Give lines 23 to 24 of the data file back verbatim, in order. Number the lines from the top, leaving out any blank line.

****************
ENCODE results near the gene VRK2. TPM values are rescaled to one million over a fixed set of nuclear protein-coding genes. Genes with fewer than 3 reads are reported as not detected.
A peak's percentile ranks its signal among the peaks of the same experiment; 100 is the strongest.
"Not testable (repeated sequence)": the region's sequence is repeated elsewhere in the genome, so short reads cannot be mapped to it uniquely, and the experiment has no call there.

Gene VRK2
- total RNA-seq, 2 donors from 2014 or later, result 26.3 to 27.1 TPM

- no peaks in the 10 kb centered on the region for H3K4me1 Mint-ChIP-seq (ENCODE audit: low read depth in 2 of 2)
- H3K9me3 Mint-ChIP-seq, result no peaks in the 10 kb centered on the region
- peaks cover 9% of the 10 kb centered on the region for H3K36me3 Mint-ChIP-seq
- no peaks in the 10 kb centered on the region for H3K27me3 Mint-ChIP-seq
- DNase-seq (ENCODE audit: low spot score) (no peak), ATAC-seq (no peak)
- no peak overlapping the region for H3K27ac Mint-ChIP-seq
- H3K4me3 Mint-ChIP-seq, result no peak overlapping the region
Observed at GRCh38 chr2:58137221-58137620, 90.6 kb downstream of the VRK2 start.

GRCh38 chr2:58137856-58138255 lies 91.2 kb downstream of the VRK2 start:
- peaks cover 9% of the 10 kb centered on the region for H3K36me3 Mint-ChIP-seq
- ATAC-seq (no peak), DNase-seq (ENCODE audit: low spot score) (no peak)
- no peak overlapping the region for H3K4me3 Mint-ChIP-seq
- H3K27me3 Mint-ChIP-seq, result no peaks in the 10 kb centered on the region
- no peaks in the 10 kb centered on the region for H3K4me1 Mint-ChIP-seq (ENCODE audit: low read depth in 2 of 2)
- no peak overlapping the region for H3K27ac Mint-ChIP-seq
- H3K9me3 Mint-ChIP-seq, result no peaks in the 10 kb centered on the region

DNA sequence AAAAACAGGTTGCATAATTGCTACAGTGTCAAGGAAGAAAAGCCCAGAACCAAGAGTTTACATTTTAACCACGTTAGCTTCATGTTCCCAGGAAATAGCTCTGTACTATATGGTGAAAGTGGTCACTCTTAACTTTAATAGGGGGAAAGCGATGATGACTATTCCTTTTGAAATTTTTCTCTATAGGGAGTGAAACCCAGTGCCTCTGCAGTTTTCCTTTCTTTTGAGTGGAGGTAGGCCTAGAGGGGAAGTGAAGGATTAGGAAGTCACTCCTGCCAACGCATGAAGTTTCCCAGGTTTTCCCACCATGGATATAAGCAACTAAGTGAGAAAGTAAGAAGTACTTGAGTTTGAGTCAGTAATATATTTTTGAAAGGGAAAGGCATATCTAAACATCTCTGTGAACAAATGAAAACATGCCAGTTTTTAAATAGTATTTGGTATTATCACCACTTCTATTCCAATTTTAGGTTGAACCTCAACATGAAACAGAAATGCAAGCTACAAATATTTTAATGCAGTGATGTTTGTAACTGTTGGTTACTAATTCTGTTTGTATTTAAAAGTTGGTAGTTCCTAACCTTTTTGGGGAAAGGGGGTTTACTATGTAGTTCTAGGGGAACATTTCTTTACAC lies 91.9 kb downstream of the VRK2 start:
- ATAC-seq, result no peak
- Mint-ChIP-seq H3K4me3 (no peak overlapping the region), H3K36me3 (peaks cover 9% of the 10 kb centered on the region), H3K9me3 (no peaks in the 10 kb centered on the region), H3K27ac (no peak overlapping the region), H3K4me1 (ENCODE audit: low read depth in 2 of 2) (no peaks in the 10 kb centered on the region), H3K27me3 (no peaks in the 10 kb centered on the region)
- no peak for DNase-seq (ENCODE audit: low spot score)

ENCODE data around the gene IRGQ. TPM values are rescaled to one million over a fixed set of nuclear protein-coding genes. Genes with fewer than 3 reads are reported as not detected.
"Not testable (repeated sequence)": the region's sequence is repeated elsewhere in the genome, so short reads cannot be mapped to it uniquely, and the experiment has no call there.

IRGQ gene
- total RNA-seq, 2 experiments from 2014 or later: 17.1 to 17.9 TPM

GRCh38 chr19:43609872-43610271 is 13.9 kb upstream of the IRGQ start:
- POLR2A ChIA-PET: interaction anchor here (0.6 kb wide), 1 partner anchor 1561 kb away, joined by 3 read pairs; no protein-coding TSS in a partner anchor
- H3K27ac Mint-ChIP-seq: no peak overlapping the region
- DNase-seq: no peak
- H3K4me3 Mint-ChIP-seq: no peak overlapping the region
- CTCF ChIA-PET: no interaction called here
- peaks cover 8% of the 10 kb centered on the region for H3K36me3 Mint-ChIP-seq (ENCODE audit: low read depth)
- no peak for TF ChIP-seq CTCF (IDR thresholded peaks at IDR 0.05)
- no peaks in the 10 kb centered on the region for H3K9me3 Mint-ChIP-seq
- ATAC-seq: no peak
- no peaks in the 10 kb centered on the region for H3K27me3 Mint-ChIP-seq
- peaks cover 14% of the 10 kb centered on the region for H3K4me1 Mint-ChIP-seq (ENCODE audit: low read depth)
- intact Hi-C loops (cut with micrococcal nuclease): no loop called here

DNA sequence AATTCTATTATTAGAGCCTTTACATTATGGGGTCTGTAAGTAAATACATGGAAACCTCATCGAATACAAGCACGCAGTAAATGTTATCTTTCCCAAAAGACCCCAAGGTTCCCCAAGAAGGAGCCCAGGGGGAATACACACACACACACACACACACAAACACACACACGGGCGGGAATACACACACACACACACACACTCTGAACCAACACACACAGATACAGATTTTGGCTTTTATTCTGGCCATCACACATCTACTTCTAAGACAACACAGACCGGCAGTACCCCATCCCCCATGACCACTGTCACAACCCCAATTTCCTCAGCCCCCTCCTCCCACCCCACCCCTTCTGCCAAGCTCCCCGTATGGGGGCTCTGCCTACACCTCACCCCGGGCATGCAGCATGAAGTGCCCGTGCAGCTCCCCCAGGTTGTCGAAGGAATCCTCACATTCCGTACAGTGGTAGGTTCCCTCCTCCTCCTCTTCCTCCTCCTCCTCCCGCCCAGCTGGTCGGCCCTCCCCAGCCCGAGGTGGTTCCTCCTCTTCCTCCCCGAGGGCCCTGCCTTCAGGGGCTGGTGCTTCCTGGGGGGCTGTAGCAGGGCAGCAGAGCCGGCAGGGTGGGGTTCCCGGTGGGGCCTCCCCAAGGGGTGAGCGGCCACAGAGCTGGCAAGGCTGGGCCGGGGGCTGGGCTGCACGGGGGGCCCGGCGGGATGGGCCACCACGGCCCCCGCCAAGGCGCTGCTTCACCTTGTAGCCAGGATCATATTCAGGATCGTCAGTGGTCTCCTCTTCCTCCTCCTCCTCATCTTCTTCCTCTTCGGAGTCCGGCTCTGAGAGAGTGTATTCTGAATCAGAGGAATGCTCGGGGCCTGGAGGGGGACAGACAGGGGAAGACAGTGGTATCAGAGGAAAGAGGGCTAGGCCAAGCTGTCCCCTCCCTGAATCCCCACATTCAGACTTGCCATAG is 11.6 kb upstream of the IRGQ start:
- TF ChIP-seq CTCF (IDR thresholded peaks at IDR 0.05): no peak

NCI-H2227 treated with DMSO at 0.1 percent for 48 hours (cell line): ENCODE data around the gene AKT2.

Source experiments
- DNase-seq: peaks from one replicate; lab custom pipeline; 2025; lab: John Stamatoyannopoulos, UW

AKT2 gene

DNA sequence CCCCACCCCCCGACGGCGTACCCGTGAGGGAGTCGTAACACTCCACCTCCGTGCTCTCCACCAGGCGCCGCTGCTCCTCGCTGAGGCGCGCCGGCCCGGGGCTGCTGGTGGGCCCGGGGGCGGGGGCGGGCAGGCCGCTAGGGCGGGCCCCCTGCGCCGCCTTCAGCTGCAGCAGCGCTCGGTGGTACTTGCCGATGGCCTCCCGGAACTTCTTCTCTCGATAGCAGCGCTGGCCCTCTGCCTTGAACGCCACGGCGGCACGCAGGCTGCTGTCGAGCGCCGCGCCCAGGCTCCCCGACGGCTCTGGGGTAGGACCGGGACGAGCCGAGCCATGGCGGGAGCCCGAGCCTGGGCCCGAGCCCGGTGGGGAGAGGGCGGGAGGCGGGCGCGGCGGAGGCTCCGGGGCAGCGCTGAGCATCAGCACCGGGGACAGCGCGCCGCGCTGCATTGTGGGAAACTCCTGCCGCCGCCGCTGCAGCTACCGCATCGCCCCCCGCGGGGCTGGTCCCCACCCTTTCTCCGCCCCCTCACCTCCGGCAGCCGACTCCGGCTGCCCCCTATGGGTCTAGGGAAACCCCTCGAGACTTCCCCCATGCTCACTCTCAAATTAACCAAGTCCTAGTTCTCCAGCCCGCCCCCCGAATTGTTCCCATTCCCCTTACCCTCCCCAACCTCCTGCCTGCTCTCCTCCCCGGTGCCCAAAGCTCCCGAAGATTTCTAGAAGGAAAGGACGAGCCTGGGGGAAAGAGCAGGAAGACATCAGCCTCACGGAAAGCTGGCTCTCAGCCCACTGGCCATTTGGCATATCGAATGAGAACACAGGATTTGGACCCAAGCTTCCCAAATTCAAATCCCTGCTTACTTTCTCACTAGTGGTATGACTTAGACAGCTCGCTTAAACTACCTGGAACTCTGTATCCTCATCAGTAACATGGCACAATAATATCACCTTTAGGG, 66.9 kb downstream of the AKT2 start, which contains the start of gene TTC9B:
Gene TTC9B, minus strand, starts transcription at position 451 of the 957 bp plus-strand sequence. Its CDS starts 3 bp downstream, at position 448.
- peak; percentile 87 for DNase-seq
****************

- ATAC-seq, result no peak
- Mint-ChIP-seq H3K4me3 (no peak overlapping the region), H3K36me3 (peaks cover 9% of the 10 kb centered on the region), H3K9me3 (no peaks in the 10 kb centered on the region), H3K27ac (no peak overlapping the region), H3K4me1 (ENCODE audit: low read depth in 2 of 2) (no peaks in the 10 kb centered on the region), H3K27me3 (no peaks in the 10 kb centered on the region)